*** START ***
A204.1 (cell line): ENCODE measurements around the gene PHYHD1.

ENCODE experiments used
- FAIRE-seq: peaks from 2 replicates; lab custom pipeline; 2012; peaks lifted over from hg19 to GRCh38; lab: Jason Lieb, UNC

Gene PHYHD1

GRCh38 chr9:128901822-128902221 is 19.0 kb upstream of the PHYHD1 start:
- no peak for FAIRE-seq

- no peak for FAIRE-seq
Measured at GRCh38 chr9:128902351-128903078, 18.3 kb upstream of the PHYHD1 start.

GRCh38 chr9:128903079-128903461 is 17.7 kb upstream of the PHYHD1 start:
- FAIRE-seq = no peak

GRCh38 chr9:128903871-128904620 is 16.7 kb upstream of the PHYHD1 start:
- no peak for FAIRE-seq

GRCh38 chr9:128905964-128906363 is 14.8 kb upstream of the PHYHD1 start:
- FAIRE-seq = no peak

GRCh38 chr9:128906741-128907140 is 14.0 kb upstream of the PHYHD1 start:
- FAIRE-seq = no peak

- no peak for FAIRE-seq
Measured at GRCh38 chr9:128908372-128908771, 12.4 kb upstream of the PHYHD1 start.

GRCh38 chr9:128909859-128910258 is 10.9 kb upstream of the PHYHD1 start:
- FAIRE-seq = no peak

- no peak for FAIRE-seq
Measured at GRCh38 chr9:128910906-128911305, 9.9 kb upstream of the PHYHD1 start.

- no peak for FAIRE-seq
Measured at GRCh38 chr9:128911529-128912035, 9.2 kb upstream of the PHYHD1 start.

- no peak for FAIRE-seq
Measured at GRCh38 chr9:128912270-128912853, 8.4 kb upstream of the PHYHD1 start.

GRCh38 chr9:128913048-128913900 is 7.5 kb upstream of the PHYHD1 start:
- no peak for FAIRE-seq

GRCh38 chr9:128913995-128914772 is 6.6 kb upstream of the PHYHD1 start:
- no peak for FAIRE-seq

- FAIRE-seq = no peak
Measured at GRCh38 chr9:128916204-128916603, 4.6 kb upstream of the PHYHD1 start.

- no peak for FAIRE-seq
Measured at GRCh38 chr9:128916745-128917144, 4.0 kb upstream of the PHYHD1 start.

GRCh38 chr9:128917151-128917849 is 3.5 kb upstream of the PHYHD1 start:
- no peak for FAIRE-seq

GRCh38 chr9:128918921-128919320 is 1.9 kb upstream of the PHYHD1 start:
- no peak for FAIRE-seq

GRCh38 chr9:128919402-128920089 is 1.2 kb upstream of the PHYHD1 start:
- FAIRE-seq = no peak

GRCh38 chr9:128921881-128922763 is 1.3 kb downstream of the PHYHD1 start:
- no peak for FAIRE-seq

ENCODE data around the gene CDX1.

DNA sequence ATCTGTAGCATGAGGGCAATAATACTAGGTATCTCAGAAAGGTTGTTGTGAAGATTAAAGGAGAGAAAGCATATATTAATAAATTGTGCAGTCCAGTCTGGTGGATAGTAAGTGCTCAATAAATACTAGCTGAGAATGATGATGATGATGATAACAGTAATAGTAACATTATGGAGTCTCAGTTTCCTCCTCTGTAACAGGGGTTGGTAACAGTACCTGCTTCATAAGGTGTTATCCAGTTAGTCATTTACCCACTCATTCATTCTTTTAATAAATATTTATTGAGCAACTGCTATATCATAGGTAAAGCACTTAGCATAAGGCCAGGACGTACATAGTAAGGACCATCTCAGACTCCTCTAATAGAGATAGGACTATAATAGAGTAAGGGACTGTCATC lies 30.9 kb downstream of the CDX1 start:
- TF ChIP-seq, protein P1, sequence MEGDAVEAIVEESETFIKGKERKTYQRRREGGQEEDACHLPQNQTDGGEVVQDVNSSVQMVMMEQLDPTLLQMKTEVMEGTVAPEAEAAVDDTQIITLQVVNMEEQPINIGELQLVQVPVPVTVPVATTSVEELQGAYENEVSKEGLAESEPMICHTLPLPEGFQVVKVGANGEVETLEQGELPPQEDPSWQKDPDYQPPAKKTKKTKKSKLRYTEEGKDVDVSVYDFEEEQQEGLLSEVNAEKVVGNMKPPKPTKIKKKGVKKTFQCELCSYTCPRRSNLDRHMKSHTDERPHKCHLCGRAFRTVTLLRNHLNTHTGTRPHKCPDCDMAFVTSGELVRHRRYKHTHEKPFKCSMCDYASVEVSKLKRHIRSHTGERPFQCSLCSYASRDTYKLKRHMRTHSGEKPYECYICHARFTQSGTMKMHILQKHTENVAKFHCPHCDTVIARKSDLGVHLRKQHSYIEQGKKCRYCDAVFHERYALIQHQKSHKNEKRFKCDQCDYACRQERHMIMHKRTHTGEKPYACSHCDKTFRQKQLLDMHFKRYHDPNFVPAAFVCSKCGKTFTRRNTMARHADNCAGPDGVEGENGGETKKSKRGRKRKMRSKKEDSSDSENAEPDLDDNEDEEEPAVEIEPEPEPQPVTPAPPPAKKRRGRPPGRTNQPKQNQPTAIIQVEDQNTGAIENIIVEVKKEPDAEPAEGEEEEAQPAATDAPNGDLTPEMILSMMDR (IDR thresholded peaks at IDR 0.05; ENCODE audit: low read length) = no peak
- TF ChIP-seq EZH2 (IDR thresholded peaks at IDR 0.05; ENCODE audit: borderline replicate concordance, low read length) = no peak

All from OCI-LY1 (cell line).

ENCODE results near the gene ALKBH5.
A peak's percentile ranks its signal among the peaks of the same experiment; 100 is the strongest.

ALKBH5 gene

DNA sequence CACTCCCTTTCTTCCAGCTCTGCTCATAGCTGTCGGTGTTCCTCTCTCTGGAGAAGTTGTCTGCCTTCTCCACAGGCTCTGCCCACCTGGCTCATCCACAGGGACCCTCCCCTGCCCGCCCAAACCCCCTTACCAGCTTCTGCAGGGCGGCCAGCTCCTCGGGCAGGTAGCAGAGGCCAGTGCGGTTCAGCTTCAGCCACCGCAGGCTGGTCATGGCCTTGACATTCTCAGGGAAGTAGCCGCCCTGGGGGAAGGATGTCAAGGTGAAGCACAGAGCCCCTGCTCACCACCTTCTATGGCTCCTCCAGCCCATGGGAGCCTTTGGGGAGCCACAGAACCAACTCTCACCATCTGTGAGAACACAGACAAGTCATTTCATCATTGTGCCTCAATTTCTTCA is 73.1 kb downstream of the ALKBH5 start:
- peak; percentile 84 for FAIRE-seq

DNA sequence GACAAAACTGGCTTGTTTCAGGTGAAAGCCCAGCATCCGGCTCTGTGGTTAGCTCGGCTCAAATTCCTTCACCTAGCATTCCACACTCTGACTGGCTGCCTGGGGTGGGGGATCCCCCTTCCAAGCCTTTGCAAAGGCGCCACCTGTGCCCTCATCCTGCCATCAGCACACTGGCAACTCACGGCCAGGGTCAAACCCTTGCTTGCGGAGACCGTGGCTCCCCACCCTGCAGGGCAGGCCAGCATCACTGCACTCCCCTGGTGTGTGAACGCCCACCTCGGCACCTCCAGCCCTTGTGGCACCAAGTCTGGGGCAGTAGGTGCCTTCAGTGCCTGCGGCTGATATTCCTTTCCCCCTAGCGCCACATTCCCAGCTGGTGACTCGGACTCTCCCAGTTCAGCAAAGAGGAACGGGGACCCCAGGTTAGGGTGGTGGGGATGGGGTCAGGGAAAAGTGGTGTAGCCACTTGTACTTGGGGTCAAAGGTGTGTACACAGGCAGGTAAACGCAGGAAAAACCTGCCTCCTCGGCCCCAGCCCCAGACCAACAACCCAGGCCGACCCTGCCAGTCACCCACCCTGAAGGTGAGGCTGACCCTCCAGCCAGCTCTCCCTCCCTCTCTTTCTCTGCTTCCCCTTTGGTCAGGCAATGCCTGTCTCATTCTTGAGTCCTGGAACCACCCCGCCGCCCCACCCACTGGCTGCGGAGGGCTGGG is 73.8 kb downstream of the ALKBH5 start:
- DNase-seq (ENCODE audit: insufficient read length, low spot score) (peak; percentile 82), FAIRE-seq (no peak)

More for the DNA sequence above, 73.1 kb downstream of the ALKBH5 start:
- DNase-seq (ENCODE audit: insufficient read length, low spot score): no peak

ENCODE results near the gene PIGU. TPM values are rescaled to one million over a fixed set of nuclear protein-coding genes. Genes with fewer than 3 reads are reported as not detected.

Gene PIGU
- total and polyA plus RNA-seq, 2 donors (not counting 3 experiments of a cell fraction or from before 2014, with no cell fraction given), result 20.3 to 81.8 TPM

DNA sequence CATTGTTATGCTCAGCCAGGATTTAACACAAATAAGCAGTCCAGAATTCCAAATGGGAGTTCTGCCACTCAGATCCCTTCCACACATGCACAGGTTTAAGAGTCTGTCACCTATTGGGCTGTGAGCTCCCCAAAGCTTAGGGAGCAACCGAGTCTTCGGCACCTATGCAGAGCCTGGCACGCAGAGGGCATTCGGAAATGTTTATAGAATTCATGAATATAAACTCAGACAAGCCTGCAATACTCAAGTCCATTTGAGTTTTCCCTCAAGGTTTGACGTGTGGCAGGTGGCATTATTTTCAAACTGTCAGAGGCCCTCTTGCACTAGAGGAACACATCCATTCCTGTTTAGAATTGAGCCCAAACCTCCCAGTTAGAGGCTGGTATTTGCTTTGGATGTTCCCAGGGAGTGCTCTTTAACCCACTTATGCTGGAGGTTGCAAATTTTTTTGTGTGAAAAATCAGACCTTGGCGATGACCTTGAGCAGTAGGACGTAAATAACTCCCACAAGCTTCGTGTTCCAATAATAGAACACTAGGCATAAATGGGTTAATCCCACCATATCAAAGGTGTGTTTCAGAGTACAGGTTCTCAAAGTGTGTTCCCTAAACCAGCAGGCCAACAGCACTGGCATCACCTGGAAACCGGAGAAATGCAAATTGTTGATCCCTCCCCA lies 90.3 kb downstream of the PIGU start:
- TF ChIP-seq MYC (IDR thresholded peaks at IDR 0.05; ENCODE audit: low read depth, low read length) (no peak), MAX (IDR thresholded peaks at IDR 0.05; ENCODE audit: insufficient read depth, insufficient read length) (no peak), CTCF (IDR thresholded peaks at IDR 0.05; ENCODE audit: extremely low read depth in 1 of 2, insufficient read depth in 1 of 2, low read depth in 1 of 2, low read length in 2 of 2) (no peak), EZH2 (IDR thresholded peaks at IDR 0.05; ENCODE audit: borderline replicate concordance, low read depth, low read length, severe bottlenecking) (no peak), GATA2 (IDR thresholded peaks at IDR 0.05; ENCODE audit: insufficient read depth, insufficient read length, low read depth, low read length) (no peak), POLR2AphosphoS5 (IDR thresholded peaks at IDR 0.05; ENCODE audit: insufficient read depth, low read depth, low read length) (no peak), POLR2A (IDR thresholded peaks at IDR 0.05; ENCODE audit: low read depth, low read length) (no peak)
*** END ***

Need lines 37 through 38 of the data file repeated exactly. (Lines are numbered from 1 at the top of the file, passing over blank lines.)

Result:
GRCh38 chr9:128918921-128919320 is 1.9 kb upstream of the PHYHD1 start:
- no peak for FAIRE-seq